In a decision rendered on 2 November 2011, the Reims Court of Appeal annulled an ICC Award for failure to disclose conflict of interest during proceedings, irrespective of the ICC Rules on challenging arbitrators in the case Avax v. Technimont.1 This post considers the latest instalment, the Reims Court of Appeal decision, and its two key findings: the inapplicability of the ICC Rules for challenging an arbitrator post-award, and the broad scope of an arbitrator’s continuing disclosure obligations.
For those who may have missed the previous blog posts,2 these proceedings occurred further to an application to set aside a partial arbitral award rendered under the auspices of the International Chamber of Commerce, initiated by a Greek company J&P Avax SA against an Italian company Société Tecnimont SPA. Tecnimont had concluded a subcontract agreement with Avax for the construction of a propylene factory located in Greece. A dispute between the parties arose and Tecnimont instituted ICC proceedings in Paris pursuant to the arbitration clause contained in the subcontract agreement.
At the time of his appointment in 2002, the Chairman was ‘Of counsel’ at a global law firm with an office in Paris. In his declaration of independence, the Chairman disclosed that the Washington DC and Milan offices of his firm had previously worked with the parent company of Tecnimont in a concluded matter in which he had never been involved.
During the proceedings, Avax’s counsel became aware that the Chairman’s law firm was assisting a company that was later acquired by the parent company of Tecnimont. Avax then unsuccessfully challenged the Chairman’s appointment before the ICC Court of Arbitration in September 2007. The ICC dismissed the challenge for undisclosed reasons and Avax continued to participate in the arbitration while reserving its rights. A partial award on liability was rendered in favour of Tecnimont on 10 December 2007, with further information regarding the links between the Chairman’s law firm and Tecnimont’s affiliated companies coming to light thereafter.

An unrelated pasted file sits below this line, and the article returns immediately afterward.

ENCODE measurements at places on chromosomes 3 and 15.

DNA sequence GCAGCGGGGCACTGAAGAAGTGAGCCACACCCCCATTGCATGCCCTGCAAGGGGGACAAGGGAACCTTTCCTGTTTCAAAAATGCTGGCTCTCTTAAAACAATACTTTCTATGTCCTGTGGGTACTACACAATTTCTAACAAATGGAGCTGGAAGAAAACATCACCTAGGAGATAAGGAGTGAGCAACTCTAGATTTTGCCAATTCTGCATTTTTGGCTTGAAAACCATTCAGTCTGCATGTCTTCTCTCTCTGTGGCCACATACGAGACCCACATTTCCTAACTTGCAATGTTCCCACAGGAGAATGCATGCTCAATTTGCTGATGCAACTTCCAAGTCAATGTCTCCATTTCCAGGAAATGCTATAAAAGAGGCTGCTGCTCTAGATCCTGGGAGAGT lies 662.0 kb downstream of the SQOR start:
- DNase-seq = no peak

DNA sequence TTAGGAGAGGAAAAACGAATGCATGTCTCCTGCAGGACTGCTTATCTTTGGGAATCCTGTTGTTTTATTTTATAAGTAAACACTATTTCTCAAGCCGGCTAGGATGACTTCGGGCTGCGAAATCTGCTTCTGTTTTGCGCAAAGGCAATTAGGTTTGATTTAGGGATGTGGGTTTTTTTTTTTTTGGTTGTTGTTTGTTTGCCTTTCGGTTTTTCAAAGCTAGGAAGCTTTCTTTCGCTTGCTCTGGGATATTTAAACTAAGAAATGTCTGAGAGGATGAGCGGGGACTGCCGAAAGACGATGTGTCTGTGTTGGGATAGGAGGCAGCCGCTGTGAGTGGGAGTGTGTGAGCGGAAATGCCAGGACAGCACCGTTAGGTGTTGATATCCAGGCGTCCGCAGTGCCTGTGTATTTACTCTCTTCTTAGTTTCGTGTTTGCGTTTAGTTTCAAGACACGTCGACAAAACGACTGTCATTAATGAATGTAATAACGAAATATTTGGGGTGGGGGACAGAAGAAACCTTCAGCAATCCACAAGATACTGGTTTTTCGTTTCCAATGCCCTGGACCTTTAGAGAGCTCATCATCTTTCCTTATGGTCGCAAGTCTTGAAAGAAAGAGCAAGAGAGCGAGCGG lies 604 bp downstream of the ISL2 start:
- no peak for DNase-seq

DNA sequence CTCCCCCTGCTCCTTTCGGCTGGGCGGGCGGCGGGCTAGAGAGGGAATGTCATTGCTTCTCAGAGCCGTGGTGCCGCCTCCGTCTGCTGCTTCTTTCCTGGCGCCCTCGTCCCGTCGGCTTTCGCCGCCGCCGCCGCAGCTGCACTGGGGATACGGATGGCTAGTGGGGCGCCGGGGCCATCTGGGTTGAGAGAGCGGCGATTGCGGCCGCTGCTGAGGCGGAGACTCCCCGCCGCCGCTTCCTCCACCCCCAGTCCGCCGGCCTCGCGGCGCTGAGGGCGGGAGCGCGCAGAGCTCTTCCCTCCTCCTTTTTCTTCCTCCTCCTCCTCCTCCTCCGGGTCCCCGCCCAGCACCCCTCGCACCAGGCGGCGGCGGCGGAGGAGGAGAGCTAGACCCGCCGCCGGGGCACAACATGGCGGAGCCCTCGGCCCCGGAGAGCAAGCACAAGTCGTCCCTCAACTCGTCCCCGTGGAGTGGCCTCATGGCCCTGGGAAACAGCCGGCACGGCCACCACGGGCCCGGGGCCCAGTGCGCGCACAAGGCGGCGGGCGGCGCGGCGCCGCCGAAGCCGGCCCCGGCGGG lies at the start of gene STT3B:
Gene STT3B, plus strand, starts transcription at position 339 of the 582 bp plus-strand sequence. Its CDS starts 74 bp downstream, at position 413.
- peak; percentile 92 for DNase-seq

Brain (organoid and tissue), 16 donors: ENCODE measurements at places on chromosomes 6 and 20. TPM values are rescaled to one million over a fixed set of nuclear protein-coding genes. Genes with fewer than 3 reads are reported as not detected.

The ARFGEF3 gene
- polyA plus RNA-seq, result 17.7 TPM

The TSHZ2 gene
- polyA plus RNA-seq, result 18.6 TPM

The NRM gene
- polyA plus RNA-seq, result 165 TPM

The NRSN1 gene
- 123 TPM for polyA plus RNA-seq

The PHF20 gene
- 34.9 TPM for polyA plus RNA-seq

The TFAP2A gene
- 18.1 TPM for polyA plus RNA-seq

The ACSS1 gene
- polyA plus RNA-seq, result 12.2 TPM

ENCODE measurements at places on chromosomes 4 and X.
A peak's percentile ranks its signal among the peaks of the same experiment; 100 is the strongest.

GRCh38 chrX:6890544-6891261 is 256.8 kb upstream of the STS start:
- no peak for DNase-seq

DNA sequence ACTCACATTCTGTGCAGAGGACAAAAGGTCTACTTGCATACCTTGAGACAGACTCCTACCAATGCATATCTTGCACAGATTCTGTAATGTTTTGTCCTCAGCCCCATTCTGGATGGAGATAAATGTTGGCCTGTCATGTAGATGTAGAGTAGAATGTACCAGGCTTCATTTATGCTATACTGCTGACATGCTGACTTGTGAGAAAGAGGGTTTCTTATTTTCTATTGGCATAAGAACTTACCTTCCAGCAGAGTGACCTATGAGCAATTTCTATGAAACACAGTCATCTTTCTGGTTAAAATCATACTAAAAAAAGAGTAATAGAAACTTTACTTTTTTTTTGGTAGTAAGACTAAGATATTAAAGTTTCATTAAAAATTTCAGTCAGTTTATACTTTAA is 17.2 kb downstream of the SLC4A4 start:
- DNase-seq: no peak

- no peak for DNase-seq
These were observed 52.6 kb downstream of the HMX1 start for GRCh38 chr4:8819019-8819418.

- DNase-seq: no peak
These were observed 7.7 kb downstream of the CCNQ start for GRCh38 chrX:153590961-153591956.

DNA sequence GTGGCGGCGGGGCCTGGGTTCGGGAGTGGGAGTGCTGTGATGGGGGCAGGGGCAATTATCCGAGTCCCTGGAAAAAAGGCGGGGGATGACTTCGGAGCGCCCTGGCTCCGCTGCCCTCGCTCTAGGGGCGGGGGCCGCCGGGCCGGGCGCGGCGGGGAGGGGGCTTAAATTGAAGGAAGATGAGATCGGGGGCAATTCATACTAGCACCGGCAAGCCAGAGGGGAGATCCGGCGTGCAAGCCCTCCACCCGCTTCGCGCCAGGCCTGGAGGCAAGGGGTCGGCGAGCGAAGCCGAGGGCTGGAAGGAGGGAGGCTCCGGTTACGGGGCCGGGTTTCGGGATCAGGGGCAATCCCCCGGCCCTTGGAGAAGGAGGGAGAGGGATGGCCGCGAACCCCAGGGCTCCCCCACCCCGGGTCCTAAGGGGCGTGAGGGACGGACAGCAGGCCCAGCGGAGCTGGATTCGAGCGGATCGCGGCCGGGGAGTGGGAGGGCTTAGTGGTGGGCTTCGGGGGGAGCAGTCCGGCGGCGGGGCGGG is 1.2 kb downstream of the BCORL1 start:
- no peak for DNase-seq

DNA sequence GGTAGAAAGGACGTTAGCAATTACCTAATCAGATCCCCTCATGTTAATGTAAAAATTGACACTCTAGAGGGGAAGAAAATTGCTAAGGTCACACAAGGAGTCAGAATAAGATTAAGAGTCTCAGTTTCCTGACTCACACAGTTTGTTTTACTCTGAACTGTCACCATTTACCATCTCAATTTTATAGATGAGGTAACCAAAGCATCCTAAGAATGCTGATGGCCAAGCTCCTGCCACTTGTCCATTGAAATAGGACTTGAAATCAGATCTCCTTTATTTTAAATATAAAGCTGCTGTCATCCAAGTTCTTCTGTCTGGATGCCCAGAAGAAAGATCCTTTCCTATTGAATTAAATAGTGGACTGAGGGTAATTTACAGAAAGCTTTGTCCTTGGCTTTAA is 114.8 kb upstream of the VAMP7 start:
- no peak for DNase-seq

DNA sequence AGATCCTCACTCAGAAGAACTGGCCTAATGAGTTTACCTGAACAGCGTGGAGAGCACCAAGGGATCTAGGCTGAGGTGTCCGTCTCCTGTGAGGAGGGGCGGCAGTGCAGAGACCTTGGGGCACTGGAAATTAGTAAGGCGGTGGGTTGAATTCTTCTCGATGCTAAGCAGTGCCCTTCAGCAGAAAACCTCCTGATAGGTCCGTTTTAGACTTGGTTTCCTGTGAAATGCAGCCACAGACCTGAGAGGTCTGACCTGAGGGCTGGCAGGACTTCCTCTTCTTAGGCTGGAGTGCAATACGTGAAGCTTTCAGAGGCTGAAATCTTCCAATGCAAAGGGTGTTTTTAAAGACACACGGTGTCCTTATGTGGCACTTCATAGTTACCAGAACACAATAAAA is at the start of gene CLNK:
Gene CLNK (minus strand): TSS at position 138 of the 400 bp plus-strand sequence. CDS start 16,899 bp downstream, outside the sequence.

Subsequently, Avax filed an application to set aside the award with the Paris Court of Appeal.
On 12 February 2009, the Paris Court of Appeal annulled the award and held that the arbitrator was under a continuing obligation to inform the parties of any matter that could cast reasonable doubts on his/her impartiality and independence. The Paris Court rejected Tecnimont’s argument that Avax’s application to set aside was inadmissible because it had already unsuccessfully challenged the Chairman before the ICC on the same grounds and that such challenge was in any event waived as it was made beyond the time limit of 30 days required by the ICC Rules on challenging arbitrators. The Paris Court of Appeal found that Avax had only been notified of relevant facts and circumstances after it challenged the award and after the partial award was delivered. They left open the questions of whether the ICC Rules bind the court and whether the party had waived its right to challenge the award by failing to adhere to the time limitation imposed by the ICC Rules.
The Cour de cassation3 reversed this decision, holding that almost all of the grounds for challenge were already included in the request for challenge filed with the ICC in September 2007. The Cour de cassation considered that the Paris Court modified the terms of the dispute by relying on facts that came to light after the partial award rather than relying on those submitted by the parties, a breach of Article 4 of the Code of Civil Procedure. Consequently, the Supreme Court remitted the case to the Reims Court of Appeal to decide on the validity of the award.
The Reims Court of Appeal first considered that the setting aside application was admissible because the failure to challenge the Chairman within the ICC time limitation did not prevent Avax from applying for the award to be set aside. The Reims Court of Appeal then annulled the award due to the Chairman’s failure to spontaneously and comprehensively disclose that his law firm had advised Tecnimont and related companies during the time of the proceedings.
This decision confirms: (I) the inapplicability of the ICC Rules at least for challenging arbitrators before French courts once an award is rendered and (II) the French courts’ attitude of broadening the scope of the arbitrator’s duty to update and disclose conflicts of interests.
I. The Inapplicability of the ICC Time Rules for Arbitrator’s Challenge
Article 11 of the ICC (1998) Rules provides that challenge of arbitrators must be brought within 30 days from when the party became aware of facts and circumstances giving rise to the challenge. The reasons for the ICC decisions on arbitrators’ challenges are not provided or published. That rule has not been modified by the recent revision of the ICC Rules, despite discussions on the benefits of publishing decisions concerning challenges of arbitrators.